Hard Fork and Soft Fork are important components in the development of blockchain and crypto-assets.
Why? Because, of course, any software needs an update to fix problems or improve its performance. In the crypto world, these updates are referred to as “FORK”. Since crypto assets have a decentralized network, all participants in the network, known as “nodes” must follow the same protocol in order to work well together.
Do you know? There are two types of forks in crypto, namely soft forks and hard forks! However, these two types of forks fundamentally change the crypto asset protocol.
A hard fork is a change in the crypto asset protocol that is incompatible with previous versions, meaning that nodes that do not update to the new version, will not be able to process transactions or push new blocks to the blockchain.
Hard forks can be used to modify or improve existing protocols, or even to create new, independent protocols and blockchains. A hard fork can also be thought of as an event that occurs when a crypto asset development team agrees to implement a new feature or change to the coin’s programming system.
Hard forks can cause incompatibility between old and new versions, so all crypto asset users need to update all applications related to this coin to keep it handled properly.
Examples of cryptocurrencies that have already hard forked are Ethereum, which later resulted in Ethereum and Ethereum Classic. Both Ethereum and Ethereum Classic are already on different server code networks, so users cannot send Ethereum to the Ethereum Classic network, and vice versa. In addition, if the user has a certain amount of Ethereum when the hard fork occurs, then the user will have 2 types of coins, namely Ethereum and Ethereum Classic.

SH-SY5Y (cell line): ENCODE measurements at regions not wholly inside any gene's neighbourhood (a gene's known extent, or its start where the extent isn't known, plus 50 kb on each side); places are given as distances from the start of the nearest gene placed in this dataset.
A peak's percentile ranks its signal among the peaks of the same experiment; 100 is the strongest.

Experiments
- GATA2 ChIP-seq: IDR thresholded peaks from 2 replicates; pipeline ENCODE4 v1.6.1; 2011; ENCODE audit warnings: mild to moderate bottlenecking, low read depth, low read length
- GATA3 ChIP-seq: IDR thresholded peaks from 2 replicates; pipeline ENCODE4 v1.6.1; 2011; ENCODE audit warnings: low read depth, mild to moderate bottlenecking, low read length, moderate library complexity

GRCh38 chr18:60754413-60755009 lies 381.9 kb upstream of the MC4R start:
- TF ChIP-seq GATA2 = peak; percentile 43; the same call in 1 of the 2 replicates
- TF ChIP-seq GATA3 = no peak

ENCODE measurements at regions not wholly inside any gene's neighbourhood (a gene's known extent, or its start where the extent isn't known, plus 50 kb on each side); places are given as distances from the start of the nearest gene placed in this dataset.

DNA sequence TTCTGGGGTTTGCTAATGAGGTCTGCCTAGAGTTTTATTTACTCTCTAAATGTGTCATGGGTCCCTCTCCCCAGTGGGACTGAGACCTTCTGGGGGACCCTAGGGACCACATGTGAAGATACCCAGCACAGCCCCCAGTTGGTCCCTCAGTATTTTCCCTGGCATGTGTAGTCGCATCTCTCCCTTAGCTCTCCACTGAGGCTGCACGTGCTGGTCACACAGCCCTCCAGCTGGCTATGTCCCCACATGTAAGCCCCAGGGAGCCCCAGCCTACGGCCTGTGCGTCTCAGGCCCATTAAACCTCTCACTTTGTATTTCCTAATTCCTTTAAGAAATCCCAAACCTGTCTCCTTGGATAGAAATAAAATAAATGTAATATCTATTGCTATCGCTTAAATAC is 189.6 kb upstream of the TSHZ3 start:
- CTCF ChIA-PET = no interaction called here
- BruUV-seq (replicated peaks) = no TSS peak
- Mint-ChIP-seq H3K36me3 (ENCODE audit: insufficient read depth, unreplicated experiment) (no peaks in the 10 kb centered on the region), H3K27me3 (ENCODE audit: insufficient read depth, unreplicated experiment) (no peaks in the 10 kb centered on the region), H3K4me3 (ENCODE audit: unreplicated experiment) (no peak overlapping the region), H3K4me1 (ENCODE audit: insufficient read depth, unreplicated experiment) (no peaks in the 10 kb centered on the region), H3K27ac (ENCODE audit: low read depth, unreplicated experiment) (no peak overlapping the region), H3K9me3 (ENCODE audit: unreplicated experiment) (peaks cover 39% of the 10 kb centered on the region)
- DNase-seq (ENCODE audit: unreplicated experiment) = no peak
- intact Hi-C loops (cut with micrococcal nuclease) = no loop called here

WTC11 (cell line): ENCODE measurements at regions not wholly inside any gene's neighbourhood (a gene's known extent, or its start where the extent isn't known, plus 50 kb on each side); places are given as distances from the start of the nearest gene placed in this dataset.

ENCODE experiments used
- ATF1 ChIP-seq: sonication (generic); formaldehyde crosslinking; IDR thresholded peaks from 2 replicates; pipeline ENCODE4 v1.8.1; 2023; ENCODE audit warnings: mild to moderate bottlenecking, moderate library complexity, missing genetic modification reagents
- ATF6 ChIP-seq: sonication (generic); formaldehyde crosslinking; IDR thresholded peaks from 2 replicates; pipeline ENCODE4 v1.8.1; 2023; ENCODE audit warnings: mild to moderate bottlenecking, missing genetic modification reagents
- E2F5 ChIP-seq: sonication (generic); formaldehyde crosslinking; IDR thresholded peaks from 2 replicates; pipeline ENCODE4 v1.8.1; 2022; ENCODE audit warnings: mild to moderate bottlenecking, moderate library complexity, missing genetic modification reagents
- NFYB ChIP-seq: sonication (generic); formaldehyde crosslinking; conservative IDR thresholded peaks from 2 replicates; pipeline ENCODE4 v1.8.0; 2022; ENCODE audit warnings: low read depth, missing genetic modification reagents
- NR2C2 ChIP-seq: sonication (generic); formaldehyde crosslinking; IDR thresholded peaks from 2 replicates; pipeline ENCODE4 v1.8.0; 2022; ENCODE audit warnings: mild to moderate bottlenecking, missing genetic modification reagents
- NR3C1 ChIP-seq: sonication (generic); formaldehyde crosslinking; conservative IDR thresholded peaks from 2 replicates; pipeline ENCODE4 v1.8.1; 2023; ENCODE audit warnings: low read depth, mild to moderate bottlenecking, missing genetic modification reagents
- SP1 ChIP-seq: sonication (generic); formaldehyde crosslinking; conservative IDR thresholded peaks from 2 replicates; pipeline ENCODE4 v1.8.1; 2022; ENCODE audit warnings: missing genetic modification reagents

Meanwhile, soft forks are changes in crypto asset protocols that follow the new system, but also still follow the previous system, as long as they do not violate the rules of the new protocol.
The soft fork event only required most of the miners to need to update the system and use the new rules. This is in contrast to a hard fork which requires all nodes to upgrade and agree to a new version. This type of fork only requires most miners upgrade to enforce the new rules, as opposed to a hard fork which requires all nodes to upgrade and approve the new version.
Miners or miners who do not update can still see that the new incoming transaction is valid. However, when a miner does not update the system and tries to mine a new block, the block will be rejected by the network.
This is because the soft fork is represented as a gradual network upgrade mechanism, in which for miners or miners who want to update the system will be given incentives, and if not, most likely, the miners or miners will experience a decrease in functionality. One example of a Bitcoin soft fork is SegWit and non-SegWit, where both of these software use the Bitcoin network.